23 December 2022
How UEFA ensured Women’s EURO 2022 referees were ‘fit, fresh and match ready’
Continuous monitoring, a focus on anticipated match demands and sleep tracking all played a part in helping match officials at Women’s EURO 2022 arrive ‘fit, fresh and physically prepared’, says Dr. Werner Helsen, who led the preparation of UEFA match officials for the tournament in England between 6-31 July 2022.
“Continuous monitoring was the key,” explains Helsen, a member of the UEFA Fitness4Football advisory group who has been involved in the physical preparation of UEFA referees since 2009.
“UEFA agreed to not organise a formal fitness test just before the start of the tournament, as we usually do. Instead, we decided to monitor the physical work of the match officials over the short and long-term. In that way, we could make sure that each individual would be ready for the tournament rather than facing the pressure of a formal fitness test on any given day.”
Focusing on the physical performance of each match official over a longer period of time allowed Helsen and his team to plan for individual differences. “Each EURO tournament comes at the end of a national championship, but also a Women’s Champions League competition which many of the officials were involved in.
“So, our idea was to provide a six-week pitch-based training plan. These plans were differentiated between five different scenarios depending on the end of the season and the planning of a short break for each official. It was also different for referees, assistant referees, and VARs.”
“We carefully balanced rest and training because, just like the players, the referees need to be fit and fresh and be physically prepared to deal with the match demands. They also needed to be mentally fresh and to not to have paid the consequences of too much training. This all had to be balanced.”
Focus on anticipated demands
During on-pitch preparation, match officials were exposed to ‘worst case’ scenarios of high-speed running in order to be ready for the toughest aspects of match performance, explains Helsen. “We put a lot of focus on the anticipated demands of the game and, in particular, high intensity running and what we call the ‘worst case’ scenarios. These are the peak five, ten or fifteen minutes of very intensive action in the game.”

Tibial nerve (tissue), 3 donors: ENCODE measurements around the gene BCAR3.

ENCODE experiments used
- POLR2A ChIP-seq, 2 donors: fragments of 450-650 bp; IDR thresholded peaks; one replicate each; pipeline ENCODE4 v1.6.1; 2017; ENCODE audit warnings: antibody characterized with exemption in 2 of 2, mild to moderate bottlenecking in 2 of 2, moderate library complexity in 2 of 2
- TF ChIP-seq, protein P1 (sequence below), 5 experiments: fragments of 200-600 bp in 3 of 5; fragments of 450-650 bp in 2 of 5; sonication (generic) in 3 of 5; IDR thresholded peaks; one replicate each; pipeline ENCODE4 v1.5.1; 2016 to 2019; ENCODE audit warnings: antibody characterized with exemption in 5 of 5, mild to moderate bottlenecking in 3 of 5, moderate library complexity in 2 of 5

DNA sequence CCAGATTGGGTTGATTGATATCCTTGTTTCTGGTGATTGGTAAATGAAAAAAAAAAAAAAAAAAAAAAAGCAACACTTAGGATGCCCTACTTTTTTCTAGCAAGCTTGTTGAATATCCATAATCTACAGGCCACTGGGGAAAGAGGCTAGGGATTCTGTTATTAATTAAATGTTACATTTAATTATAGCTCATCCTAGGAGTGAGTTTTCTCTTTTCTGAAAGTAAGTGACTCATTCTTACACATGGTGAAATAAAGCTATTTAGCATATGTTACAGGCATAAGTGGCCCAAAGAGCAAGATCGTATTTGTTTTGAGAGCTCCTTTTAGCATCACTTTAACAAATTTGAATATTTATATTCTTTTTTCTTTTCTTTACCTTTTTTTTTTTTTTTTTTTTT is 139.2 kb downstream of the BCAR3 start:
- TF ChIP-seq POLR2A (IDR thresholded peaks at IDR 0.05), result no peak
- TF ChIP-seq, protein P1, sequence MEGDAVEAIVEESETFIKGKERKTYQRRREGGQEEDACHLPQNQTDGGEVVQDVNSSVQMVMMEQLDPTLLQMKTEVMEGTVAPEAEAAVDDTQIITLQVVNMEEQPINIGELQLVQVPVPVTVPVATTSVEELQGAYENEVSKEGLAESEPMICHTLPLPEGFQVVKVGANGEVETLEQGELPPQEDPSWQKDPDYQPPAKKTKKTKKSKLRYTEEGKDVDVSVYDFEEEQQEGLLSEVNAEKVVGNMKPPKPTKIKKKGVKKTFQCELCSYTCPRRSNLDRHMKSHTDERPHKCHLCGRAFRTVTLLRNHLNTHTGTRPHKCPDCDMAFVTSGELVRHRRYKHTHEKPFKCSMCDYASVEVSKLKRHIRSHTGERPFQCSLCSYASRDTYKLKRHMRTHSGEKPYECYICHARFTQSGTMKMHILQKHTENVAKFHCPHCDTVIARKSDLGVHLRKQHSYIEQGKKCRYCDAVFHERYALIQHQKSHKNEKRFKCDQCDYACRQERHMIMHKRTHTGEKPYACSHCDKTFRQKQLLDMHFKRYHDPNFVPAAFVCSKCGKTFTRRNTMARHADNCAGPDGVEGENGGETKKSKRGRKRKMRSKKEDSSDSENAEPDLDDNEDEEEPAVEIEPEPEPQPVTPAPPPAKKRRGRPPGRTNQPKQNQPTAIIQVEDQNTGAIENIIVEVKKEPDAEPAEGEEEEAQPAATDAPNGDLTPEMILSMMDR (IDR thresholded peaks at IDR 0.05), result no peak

‘Match simulation sessions’ helped match officials who hadn’t refereed for a number of weeks to fully prepare for the demands of the game. “For some referees, there was four or five weeks between the last game they refereed and the first match appointment in the tournament.
“Therefore, during the preceding weekends, we organised match simulation sessions, lasting about one hour, where all the typical things that happened in the match were simulated, including the typical changes in speed and direction. This was a really good way to build up to the match.”
Match simulation involved ‘running to make a decision’ rather than running for the sake of it, explains Helsen. “Referees need to be at the right place at the right time, in the right moment. So, instead of setting up sessions to run and run, we organised training sessions where referees run to take game-like decisions that were presented on the pitch on a big screen with high-definition footage. It is a great example of integrated training where perception and decision-making training go hand in hand with demanding physical efforts.”
“So, we might have had high-intensity running for 150 metres, followed by the need to take a technical and disciplinary decision. It was an approach that was much appreciated by the referees because that is exactly what they do in the game: they run to take decisions. In a very similar way, we also organised it for the assistant referees with the typical high-intensity running on the side-line followed by video clips of offside incidents.”